Branding and fit out trends in 2021 and beyond

As we near the end of 2021, let’s take a look at branding and fit out trends of this year and how they’ll inform 2022.

branding and fit out trends

1. Experiential


In a year where real-life experiences were tarnished by the ongoing unfolding of the pandemic, clever brand displays that immersed customers in a physical experience were the stand-outs – whether they were choreographed lighting, visuals, sound or motion sensors.


Whether it’s digital or physical, a lot of signage in 2021 has focused on the outdoors, partly because people have been forced to work from home for much of this and partly because people have been spending more time outdoors as they reconnect with their immediate surrounds.


Many brands have also taken the opportunity to refresh their branding to stay relevant, fortify their market presence and increase their visibility.


Additionally, going touchless and automated is something many stores have introduced in response to ongoing public safety concerns. Fit-outs that accommodate social distancing, perspex screens to protect staff and customers as well as joinery that can house technology and fittings that capitalise on alternative screen interactions like voice controls, gesture commands and face scanning offer safe, easy ways to interact and conduct business.

2. Agility

An inability to predict the future will inform brand and store fit-outs as well as signage installations into 2022. One thing that will remain important is versatility and adaptiveness, particularly with audits and work programming so that rebrands and updates can continue to be rolled out, but have the ability to respond quickly to unpredictable events like snap lockdowns.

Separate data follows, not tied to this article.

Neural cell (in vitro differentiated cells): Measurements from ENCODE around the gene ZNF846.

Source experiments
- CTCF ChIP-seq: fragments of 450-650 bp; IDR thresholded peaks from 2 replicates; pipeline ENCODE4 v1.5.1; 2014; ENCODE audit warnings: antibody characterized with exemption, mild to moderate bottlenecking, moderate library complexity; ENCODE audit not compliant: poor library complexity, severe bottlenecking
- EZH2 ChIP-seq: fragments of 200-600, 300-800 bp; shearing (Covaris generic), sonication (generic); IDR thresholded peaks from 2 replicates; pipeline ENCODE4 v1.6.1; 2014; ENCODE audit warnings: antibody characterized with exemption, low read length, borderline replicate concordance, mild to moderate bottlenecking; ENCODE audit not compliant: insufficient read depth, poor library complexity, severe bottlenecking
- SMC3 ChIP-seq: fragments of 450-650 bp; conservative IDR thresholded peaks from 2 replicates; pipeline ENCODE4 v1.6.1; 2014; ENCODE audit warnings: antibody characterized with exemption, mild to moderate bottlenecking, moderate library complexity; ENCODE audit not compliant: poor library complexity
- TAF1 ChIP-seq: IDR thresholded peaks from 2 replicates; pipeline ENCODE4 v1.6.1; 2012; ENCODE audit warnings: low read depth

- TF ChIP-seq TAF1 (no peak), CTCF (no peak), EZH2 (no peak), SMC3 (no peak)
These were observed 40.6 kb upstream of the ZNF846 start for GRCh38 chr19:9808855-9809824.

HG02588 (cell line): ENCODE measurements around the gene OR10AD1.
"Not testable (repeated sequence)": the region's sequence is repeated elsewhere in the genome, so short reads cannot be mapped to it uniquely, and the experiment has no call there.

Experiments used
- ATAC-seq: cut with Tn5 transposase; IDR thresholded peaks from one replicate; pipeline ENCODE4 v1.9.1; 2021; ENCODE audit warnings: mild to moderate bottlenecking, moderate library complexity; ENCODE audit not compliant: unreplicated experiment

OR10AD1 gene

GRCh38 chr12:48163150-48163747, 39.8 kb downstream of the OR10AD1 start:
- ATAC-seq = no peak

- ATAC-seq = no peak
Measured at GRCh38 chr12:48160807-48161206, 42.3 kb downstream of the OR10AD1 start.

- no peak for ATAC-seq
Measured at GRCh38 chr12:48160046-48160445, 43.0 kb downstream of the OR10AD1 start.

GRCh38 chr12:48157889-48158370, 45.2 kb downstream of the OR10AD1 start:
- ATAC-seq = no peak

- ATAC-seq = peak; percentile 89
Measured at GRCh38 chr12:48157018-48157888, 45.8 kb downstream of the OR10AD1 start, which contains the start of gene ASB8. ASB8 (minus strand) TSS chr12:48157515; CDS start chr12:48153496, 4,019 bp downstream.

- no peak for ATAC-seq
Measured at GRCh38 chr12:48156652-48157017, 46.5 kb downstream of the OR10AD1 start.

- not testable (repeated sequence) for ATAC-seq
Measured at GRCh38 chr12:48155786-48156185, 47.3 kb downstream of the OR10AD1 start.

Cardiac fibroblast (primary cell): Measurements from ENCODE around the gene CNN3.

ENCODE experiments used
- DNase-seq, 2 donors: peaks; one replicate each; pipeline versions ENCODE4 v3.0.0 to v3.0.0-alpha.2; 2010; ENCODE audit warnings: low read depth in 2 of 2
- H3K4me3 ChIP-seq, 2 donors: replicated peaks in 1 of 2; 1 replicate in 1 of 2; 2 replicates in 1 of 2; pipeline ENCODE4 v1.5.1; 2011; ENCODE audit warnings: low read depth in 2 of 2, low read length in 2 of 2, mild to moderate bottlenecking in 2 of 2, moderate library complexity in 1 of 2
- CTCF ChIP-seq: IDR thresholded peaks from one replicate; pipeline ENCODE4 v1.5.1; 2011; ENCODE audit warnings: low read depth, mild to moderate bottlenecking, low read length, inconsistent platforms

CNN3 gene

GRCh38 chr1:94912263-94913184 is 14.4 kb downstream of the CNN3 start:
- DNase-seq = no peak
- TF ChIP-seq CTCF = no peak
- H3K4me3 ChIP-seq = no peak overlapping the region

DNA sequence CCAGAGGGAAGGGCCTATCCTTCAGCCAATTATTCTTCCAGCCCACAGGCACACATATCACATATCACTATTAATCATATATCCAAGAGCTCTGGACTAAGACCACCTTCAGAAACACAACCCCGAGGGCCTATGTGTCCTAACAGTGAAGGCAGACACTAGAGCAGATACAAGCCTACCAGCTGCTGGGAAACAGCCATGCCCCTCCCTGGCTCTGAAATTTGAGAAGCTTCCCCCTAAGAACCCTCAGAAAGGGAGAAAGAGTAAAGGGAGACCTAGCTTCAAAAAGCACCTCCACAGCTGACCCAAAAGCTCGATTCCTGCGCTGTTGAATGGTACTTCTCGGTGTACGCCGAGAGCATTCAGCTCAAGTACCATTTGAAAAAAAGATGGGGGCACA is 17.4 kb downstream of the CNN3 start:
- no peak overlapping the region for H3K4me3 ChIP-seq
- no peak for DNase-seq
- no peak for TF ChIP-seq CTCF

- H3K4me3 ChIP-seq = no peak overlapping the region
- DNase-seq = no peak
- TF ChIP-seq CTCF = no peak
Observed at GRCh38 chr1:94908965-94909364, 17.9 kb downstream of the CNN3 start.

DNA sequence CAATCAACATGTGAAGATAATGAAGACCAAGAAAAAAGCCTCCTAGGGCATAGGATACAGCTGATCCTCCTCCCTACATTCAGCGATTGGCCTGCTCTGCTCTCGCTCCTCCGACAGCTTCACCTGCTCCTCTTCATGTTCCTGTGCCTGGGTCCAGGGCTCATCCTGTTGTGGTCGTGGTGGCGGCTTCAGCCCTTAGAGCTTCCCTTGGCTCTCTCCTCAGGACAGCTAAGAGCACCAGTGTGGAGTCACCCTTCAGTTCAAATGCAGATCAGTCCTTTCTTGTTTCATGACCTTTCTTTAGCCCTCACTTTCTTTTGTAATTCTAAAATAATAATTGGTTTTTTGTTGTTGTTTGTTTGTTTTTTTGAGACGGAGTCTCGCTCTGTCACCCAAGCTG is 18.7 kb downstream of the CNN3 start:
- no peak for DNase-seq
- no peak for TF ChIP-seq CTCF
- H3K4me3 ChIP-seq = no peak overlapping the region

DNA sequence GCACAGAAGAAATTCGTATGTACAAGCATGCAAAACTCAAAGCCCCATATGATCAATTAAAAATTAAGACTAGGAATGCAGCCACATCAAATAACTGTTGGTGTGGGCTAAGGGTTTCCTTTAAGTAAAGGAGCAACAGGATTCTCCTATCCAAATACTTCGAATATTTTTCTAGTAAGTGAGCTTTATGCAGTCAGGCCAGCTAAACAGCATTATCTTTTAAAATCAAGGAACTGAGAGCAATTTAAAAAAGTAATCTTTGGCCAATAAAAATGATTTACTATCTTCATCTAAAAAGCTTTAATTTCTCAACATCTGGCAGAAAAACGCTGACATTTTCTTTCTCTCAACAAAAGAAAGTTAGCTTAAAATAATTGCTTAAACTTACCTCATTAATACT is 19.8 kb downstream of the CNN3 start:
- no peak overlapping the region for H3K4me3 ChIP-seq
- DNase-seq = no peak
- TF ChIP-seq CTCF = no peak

Future-oriented approaches include tools that allow customised Google street-style interactive tours of a site to be rebranded. With several 360-degree ‘photospheres’ of strategic locations within the facility, customers can take virtual tours of their facility from various directions, viewing both current and completed sites on their computers, smartphones and tablets without having to actually be on-site.


Such capability has been especially useful during the pandemic because it enables a business to view a presentation-ready tour of their site from wherever they are – helping to transcend border closures and travel radiuses, removing the need for travel completely, and aiding public safety. Such tools are also useful for remote site audits as well as fit-out transformations because it provides before-and-after views of the facility. (Interested to find out more? Get in touch here.)

3. Brand loyalty, or lack thereof

With many physical locations continuing to be shut, signage and branding have become and will continue to be an intermediary between brands and the customer, and most critically, sales.


COVID-19 supply chain disruptions, the rise of online shopping and subsequent lockdowns have played notable roles in wavering loyalty to brands. A McKinsey survey outlines how consumers have tried different brands and shopped at different retailers since the onset of the pandemic, with 65% or more expressing a high intent to maintain their changed behaviours going forward.